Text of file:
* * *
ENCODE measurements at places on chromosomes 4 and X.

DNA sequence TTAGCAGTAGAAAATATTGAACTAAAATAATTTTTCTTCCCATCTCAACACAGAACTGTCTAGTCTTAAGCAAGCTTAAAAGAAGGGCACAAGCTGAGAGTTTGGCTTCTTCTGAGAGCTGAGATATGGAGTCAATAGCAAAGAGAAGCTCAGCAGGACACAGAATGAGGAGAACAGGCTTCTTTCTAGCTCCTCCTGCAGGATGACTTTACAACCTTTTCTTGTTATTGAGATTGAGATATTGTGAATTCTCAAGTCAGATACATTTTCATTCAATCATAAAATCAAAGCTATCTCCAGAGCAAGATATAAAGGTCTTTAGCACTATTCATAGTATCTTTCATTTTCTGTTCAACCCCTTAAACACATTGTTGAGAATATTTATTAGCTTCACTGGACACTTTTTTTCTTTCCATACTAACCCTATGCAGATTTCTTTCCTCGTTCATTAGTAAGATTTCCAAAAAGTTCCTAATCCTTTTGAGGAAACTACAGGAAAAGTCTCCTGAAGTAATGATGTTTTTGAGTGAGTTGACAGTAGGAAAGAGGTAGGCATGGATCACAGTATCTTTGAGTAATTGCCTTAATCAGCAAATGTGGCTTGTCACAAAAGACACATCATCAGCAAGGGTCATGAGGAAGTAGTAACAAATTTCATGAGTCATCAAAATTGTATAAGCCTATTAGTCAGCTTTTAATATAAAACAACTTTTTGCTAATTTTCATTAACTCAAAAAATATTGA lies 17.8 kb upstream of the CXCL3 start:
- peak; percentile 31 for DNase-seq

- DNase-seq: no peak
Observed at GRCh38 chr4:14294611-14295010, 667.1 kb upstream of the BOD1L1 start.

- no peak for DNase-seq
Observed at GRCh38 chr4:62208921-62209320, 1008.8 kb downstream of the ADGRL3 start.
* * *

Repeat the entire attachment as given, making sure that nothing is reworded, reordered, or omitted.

ENCODE measurements at places on chromosomes 4 and X.

DNA sequence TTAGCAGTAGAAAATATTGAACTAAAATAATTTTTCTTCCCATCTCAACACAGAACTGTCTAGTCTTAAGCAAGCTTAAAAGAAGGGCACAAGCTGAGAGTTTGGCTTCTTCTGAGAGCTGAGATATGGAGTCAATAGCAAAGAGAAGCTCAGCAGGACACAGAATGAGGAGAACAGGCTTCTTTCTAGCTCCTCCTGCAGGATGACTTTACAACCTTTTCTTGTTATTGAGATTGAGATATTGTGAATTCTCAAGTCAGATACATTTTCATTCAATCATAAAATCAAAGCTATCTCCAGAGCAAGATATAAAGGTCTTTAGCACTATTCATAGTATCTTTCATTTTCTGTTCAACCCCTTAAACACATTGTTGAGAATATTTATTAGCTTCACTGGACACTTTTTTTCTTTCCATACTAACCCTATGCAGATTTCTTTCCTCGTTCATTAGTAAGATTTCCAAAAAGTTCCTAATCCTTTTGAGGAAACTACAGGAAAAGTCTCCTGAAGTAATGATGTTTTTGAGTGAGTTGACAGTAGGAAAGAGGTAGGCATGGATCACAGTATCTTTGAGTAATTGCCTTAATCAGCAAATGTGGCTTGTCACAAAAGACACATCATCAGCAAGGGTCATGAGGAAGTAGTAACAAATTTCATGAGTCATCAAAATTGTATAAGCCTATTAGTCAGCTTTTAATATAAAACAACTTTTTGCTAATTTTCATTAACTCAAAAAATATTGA lies 17.8 kb upstream of the CXCL3 start:
- peak; percentile 31 for DNase-seq

- DNase-seq: no peak
Observed at GRCh38 chr4:14294611-14295010, 667.1 kb upstream of the BOD1L1 start.

- no peak for DNase-seq
Observed at GRCh38 chr4:62208921-62209320, 1008.8 kb downstream of the ADGRL3 start.